‘Indeed it is, Mrs. King; but I think you must have done your best.’
‘I hope I have, Sir,’ she said sadly; ’I’ve tried, but my ability is not much, and he is a lively lad, and I’m sometimes afraid to be too strict with him.’
’If you have taught him to keep himself in order, that’s the great thing, Mrs. King; if he has sound principles, and honours you, I would hope much for him.’
’And, Sir, that boy he has taken a fancy to; he is a poor lost lad who never had a home, but Harold says he has been well taught, and he might take heed to you.’
’Thank you, Mrs. King; I will certainly try to speak to him. You said nothing of Alfred; do you think he will not be well enough?’
‘Ah! Sir,’ she said in her low subdued voice, ’my mind misgives me that it is not for Confirmation that you will be preparing him.’
Mr. Cope started. He had seen little of illness, and had not thought of this. ’Indeed! does the doctor think so ill of him? Do not these cases often partially recover?’
‘I don’t know, Sir; Mr. Blunt does not give much account of him,’ and her voice grew lower and lower; ’I’ve seen that look in his father’s and his brother’s face.’
She hid her face in her handkerchief as if overpowered, but looked up with the meek look of resignation, as Mr. Cope said in a broken voice, ‘I had not expected—you had been much tried.’
‘Yes, Sir. The Will of the Lord be done,’ she said, as if willing to turn aside from the dark side of the sorrow that lay in wait for her; ’but I’m thankful you are come to help my poor boy now—he frets over his trouble, as is natural, and I’m afraid he should offend, and I’m no scholar to know how to help him.’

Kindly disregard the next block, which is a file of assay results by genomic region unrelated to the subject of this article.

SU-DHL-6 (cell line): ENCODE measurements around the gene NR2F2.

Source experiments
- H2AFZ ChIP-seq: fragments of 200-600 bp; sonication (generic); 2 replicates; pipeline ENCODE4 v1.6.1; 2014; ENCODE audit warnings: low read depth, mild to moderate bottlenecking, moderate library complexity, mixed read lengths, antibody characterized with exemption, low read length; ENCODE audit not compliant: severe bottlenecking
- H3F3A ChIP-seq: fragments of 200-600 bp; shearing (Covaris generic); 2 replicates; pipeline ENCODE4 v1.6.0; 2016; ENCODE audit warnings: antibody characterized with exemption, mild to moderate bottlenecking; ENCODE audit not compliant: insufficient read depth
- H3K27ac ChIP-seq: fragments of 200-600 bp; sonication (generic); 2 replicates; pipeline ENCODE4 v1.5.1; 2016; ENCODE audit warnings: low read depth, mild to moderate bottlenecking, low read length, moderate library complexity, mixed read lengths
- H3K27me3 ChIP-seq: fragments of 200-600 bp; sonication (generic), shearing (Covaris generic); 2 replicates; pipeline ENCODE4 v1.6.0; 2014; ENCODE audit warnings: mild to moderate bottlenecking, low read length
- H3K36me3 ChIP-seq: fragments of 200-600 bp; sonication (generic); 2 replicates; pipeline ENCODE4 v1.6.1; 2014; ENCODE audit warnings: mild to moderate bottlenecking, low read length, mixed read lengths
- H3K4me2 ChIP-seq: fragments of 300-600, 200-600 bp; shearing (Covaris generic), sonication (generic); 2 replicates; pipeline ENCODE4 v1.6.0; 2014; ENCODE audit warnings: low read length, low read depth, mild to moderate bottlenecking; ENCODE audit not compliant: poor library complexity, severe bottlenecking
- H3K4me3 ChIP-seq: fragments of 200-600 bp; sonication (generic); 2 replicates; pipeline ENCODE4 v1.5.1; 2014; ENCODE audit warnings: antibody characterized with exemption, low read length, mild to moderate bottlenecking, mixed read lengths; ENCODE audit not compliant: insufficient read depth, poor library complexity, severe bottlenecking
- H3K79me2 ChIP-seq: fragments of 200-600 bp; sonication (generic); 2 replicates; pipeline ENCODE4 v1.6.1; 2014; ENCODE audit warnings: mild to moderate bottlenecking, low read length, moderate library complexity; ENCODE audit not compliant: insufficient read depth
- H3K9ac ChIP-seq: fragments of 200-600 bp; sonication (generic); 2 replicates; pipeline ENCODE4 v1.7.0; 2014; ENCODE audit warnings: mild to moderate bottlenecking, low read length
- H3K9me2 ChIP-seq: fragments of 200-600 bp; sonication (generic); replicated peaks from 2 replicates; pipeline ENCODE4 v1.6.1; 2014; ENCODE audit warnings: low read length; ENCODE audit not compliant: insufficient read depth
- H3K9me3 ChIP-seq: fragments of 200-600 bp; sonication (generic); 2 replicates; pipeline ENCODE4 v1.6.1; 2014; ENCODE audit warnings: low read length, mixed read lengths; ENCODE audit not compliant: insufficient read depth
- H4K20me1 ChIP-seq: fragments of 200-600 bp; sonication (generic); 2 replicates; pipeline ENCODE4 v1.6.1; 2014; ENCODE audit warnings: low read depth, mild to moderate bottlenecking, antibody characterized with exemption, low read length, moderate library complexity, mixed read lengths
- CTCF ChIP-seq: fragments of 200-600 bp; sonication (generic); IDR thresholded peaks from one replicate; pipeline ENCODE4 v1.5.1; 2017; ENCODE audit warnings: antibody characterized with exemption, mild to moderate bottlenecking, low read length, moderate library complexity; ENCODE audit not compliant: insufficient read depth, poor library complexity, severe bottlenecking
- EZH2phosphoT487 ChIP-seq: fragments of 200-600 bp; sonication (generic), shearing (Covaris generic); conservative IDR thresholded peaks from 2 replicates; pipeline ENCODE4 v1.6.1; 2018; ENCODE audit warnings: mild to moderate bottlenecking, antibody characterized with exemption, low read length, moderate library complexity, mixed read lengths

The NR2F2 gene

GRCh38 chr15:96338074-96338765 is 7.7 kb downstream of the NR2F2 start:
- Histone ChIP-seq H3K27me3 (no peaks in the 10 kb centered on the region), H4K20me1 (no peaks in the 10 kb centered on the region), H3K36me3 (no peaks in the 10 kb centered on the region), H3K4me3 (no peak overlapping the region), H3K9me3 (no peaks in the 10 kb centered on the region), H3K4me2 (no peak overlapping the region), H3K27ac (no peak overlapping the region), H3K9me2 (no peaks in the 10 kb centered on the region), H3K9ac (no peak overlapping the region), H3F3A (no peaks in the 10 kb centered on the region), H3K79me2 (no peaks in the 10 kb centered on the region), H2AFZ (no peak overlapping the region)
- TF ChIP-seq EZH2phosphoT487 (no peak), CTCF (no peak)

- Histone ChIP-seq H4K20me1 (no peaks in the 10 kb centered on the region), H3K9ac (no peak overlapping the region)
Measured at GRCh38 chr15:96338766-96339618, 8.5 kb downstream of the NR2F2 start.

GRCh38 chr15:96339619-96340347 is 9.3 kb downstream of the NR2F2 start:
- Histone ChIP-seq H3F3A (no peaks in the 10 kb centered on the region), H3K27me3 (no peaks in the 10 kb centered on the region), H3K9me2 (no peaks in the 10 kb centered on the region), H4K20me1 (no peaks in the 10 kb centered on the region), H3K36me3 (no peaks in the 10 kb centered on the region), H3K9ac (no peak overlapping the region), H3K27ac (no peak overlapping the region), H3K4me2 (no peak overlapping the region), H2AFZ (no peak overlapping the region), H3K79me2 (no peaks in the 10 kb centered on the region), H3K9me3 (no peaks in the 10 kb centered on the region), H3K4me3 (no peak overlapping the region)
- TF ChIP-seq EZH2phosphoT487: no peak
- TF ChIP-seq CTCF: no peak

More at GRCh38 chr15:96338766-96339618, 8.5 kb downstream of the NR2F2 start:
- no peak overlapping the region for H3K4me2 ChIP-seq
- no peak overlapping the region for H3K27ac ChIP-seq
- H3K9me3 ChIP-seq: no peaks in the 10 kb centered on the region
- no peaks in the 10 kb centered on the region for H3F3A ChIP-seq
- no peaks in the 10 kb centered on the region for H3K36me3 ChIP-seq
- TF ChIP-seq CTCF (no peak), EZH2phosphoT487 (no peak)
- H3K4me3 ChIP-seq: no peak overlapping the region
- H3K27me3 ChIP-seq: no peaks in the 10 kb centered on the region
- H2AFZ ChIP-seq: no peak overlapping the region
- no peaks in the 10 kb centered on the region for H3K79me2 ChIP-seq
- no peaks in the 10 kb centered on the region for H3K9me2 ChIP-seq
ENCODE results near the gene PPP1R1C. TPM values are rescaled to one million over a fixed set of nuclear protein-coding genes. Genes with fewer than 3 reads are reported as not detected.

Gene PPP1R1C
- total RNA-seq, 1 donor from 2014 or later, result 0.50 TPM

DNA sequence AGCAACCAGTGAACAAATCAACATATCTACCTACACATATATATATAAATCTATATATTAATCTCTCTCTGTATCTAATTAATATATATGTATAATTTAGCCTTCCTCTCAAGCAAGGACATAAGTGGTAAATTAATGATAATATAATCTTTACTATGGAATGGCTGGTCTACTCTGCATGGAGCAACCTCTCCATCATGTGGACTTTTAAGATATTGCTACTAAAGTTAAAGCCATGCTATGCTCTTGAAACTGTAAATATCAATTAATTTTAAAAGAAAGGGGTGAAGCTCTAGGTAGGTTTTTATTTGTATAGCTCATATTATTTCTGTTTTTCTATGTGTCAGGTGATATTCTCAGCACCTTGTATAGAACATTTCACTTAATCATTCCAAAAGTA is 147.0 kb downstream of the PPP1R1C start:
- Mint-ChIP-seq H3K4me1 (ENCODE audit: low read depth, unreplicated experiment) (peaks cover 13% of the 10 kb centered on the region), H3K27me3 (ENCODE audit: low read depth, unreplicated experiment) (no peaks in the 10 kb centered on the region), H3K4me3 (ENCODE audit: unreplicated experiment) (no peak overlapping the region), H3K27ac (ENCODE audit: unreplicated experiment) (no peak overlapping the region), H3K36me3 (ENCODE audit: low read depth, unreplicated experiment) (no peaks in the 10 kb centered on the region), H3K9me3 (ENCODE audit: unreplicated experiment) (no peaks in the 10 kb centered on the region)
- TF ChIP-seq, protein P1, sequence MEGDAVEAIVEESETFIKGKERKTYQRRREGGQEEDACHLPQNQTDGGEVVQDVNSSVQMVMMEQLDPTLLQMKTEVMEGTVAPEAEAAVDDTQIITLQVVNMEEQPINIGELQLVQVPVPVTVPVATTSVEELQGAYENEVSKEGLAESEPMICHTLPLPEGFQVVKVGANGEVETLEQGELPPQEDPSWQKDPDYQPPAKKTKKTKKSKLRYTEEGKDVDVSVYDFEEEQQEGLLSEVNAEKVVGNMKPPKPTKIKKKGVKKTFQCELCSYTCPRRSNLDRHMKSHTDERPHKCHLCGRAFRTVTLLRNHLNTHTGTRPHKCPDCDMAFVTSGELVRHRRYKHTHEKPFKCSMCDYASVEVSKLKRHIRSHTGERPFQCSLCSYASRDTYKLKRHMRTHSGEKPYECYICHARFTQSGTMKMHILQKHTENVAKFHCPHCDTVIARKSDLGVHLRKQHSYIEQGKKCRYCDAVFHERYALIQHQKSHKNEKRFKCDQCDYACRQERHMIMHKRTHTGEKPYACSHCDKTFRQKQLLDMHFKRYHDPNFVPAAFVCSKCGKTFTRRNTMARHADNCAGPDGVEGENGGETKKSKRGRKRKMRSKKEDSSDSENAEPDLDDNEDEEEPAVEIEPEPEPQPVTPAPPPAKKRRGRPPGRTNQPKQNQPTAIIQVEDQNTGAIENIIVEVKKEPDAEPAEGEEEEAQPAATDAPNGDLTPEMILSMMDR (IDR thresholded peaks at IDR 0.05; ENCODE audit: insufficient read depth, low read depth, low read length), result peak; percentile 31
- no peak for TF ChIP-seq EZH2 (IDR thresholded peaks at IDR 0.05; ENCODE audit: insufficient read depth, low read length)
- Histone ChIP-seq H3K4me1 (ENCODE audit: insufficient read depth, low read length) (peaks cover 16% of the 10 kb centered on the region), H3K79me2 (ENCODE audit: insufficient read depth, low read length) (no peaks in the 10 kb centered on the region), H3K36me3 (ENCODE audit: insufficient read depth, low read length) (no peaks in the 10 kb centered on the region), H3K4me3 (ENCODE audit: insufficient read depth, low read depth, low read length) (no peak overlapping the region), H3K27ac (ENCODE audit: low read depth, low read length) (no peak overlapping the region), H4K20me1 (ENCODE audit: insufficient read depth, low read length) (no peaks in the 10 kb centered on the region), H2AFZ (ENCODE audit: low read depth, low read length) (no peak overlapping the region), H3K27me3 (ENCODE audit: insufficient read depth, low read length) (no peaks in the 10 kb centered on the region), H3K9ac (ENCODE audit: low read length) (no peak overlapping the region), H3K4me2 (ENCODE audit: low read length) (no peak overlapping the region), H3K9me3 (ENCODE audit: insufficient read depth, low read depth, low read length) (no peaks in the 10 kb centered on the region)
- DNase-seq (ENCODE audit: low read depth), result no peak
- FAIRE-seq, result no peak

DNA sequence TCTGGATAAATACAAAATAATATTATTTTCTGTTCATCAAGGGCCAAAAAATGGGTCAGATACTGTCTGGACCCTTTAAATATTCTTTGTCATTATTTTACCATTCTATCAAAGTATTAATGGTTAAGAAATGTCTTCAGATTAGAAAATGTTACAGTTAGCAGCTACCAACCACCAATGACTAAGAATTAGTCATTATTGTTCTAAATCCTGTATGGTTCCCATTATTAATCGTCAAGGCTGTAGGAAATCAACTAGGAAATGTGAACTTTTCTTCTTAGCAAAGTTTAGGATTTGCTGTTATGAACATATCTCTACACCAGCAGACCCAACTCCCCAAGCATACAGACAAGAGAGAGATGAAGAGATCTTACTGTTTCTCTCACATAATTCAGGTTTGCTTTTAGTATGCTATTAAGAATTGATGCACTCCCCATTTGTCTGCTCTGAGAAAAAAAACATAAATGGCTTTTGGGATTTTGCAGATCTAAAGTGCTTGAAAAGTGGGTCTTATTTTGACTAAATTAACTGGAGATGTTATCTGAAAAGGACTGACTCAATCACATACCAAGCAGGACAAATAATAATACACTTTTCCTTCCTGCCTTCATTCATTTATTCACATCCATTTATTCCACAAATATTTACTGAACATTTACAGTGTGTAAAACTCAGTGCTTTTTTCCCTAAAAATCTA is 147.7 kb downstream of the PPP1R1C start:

‘You can help him by what is better than scholarship,’ said Mr. Cope; and he shook her hand warmly, and went away, feeling what a difference there was in the ways of meeting affliction.
CHAPTER V—AN UNWELCOME VISITOR
‘The axe is laid to the root of the tree,’ was said by the Great Messenger, when the new and better Covenant was coming to pierce, try, and search into, the hearts of men.
Something like this always happens, in some measure, whenever closer, clearer, and more stringent views of faith and of practice are brought home to Christians. They do not always take well the finding that more is required of them than they have hitherto fancied needful; and there are many who wince and murmur at the sharp piercing of the weapon which tries their very hearts; they try to escape from it, and to forget the disease that it has touched, and at first, often grow worse rather than better. Well is it for them if they return while yet there is time, before blindness have come over their eyes, and hardness over their heart.
Perhaps this was the true history of much that grieved poor Mrs. King, and distressed Ellen, during the remainder of the summer. Anxious as Mrs. King had been to bring her sons up in the right way, there was something in Mr. Cope’s manner of talking to them that brought things closer home to them, partly from their being put in a new light, and partly from his being a man, and speaking with a different kind of authority.